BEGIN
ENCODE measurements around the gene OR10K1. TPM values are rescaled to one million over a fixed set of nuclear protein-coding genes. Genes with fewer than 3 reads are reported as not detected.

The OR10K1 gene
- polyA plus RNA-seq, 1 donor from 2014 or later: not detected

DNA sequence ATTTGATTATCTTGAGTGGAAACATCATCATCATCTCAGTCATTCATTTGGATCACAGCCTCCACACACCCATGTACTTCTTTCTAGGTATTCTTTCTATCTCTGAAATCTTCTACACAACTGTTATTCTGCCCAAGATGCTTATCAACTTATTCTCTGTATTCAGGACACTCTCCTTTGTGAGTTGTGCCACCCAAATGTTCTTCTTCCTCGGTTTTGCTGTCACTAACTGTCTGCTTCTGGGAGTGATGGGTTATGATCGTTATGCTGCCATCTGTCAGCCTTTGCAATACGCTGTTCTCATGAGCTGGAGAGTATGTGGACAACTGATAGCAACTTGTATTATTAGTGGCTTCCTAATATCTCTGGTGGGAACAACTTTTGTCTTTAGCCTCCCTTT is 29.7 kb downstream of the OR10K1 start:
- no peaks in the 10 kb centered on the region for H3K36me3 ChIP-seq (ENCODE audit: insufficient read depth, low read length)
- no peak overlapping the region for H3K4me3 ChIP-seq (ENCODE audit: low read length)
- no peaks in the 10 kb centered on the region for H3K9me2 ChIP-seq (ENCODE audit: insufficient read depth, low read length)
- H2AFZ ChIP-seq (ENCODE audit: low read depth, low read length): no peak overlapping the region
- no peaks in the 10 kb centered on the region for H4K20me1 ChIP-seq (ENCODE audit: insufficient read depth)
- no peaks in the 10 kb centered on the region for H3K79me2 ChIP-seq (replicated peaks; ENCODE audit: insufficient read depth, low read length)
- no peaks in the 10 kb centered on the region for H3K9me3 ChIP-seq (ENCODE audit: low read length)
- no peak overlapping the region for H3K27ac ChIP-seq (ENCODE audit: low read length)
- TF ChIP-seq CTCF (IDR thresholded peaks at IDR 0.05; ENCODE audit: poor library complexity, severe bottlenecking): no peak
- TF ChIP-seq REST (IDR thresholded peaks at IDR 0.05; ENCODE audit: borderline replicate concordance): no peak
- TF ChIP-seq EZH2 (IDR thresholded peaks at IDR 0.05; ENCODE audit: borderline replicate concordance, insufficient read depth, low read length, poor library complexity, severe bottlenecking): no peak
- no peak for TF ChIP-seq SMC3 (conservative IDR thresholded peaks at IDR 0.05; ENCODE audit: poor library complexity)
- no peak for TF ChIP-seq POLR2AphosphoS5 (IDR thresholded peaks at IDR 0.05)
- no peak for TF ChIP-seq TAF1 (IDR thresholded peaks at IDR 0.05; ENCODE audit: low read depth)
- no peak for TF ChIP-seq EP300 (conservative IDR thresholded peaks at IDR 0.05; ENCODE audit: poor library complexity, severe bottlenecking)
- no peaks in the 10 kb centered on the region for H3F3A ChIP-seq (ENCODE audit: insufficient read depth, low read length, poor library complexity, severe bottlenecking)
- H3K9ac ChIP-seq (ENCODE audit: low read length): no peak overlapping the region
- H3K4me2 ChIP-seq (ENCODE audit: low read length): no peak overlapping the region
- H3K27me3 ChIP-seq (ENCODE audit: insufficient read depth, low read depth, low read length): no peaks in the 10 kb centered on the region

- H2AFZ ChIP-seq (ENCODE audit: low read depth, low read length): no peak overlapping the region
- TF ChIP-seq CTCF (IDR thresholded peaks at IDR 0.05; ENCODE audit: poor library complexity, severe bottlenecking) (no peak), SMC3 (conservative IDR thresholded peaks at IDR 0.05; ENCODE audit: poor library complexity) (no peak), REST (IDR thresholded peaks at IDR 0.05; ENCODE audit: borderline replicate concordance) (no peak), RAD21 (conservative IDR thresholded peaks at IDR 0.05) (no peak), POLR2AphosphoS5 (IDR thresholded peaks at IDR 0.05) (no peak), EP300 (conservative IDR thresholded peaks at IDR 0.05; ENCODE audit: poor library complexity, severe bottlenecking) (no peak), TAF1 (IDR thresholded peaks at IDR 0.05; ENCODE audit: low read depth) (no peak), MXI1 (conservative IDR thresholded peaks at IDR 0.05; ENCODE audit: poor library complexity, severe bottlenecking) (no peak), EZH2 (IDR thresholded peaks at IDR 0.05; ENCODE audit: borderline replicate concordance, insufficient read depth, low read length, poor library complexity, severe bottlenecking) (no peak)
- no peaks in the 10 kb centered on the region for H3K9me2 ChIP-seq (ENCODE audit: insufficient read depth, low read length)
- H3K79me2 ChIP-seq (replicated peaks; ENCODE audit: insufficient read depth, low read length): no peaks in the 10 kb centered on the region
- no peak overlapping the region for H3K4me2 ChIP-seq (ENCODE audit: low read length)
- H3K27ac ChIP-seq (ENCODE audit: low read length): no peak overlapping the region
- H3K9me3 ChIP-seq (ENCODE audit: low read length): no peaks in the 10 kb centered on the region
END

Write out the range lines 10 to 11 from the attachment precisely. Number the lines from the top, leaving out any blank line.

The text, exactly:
- no peaks in the 10 kb centered on the region for H3K79me2 ChIP-seq (replicated peaks; ENCODE audit: insufficient read depth, low read length)
- no peaks in the 10 kb centered on the region for H3K9me3 ChIP-seq (ENCODE audit: low read length)